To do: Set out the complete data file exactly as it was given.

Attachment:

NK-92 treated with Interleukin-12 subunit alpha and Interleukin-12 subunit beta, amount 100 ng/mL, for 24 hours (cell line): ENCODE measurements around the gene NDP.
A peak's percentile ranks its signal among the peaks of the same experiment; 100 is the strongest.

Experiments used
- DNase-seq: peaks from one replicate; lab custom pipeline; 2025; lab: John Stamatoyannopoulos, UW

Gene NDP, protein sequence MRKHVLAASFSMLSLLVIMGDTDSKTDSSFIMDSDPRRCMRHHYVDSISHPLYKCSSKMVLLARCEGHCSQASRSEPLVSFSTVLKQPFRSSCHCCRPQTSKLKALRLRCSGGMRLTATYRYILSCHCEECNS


NK-92 treated with Interleukin-12 subunit alpha and Interleukin-12 subunit beta, amount 100 ng/mL, for 24 hours (cell line): ENCODE measurements around the gene NDP.
A peak's percentile ranks its signal among the peaks of the same experiment; 100 is the strongest.

Experiments used
- DNase-seq: peaks from one replicate; lab custom pipeline; 2025; lab: John Stamatoyannopoulos, UW

Gene NDP, protein sequence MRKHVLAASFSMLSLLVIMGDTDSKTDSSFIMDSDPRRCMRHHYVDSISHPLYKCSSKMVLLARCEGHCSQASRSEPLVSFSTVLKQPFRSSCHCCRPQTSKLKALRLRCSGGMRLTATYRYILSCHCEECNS